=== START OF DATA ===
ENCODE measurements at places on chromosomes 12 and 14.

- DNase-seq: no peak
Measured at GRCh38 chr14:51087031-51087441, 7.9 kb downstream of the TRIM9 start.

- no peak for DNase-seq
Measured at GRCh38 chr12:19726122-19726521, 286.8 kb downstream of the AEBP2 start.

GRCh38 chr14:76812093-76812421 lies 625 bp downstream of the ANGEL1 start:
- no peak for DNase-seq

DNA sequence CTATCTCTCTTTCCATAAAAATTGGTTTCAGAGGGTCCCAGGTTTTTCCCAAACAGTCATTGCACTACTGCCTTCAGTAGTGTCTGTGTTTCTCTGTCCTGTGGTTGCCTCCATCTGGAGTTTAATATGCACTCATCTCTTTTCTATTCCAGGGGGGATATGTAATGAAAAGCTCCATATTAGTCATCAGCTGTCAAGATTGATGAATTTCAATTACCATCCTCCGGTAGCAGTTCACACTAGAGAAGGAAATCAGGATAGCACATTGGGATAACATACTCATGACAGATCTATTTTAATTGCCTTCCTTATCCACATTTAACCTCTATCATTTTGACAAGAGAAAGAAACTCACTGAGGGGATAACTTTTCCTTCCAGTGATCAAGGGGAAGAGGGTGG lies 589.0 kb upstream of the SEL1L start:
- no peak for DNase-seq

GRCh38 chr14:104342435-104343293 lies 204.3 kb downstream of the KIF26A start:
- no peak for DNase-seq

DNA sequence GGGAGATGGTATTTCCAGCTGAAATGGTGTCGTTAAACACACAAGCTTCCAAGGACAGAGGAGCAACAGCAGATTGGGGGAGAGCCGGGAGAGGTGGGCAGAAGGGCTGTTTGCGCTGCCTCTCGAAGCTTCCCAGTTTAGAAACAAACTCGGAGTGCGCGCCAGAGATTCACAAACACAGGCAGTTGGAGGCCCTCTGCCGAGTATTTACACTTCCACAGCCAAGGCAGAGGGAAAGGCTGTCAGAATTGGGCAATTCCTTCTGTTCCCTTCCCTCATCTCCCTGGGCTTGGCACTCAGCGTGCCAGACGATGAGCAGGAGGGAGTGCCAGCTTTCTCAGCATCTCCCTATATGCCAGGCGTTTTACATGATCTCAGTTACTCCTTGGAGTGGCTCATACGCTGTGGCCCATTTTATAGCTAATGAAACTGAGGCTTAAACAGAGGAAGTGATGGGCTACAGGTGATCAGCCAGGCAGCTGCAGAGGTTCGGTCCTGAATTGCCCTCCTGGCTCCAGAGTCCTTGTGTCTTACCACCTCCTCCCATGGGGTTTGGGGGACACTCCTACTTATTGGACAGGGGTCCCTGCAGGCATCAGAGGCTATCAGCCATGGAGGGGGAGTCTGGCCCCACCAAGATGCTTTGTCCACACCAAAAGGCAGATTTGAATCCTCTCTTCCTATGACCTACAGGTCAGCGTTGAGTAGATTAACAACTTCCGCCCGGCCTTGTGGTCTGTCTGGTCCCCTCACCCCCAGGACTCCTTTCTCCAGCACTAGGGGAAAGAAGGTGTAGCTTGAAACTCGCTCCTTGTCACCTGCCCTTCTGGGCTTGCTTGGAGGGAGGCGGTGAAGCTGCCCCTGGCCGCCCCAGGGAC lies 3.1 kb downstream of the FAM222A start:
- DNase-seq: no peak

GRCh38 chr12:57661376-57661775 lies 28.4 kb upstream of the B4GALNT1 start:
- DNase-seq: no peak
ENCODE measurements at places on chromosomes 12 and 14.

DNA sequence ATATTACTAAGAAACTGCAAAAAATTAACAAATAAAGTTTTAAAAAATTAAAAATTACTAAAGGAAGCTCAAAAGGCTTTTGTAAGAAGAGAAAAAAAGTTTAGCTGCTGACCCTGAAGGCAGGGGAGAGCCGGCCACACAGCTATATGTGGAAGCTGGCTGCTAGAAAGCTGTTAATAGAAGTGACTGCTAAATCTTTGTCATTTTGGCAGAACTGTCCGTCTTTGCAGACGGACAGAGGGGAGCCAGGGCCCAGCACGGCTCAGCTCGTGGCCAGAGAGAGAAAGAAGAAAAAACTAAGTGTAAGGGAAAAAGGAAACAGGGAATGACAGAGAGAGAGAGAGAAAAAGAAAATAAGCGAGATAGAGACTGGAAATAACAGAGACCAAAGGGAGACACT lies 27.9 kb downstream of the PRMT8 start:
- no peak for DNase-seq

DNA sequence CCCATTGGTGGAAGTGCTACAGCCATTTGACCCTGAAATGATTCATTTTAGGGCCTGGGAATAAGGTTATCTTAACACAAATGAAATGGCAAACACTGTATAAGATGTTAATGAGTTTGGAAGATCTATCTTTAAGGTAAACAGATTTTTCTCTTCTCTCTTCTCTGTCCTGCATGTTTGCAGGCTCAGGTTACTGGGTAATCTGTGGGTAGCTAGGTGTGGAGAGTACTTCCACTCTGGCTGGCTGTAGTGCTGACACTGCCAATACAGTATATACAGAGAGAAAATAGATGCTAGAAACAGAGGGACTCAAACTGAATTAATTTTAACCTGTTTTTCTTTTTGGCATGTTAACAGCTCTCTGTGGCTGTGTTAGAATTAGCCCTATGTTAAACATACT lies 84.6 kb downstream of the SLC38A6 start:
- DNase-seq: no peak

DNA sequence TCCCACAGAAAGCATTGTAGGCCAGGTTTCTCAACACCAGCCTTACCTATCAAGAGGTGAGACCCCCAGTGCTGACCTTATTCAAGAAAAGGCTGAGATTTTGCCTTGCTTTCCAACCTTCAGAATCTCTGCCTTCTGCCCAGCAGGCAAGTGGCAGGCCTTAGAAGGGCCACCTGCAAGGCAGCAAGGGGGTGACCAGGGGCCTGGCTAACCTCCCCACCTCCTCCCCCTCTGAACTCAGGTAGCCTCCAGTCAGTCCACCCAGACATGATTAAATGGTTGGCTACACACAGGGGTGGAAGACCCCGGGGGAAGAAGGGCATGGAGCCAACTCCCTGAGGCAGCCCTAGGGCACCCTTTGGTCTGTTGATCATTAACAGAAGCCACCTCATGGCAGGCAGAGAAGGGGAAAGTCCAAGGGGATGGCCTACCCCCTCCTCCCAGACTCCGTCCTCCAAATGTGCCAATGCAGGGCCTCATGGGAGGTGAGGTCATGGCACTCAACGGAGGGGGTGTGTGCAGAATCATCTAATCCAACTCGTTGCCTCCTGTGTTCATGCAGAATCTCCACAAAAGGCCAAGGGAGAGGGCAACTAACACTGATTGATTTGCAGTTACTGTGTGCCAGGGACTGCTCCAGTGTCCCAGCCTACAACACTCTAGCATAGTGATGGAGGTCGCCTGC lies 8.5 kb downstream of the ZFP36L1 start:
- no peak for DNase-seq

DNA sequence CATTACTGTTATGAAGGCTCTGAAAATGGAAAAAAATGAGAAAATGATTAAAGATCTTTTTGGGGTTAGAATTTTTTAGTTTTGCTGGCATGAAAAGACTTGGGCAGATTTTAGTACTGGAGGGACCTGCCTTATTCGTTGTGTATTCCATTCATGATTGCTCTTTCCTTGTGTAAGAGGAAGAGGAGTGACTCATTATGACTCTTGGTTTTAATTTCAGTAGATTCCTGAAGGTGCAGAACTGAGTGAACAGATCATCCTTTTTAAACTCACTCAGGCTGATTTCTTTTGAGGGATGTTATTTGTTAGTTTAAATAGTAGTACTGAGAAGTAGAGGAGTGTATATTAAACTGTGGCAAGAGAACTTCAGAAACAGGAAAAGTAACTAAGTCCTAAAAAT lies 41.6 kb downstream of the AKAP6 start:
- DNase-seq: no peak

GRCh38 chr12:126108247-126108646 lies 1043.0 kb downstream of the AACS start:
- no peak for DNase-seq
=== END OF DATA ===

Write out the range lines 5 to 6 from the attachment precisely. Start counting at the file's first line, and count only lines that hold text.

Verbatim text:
Measured at GRCh38 chr12:19726122-19726521, 286.8 kb downstream of the AEBP2 start.

GRCh38 chr14:76812093-76812421 lies 625 bp downstream of the ANGEL1 start: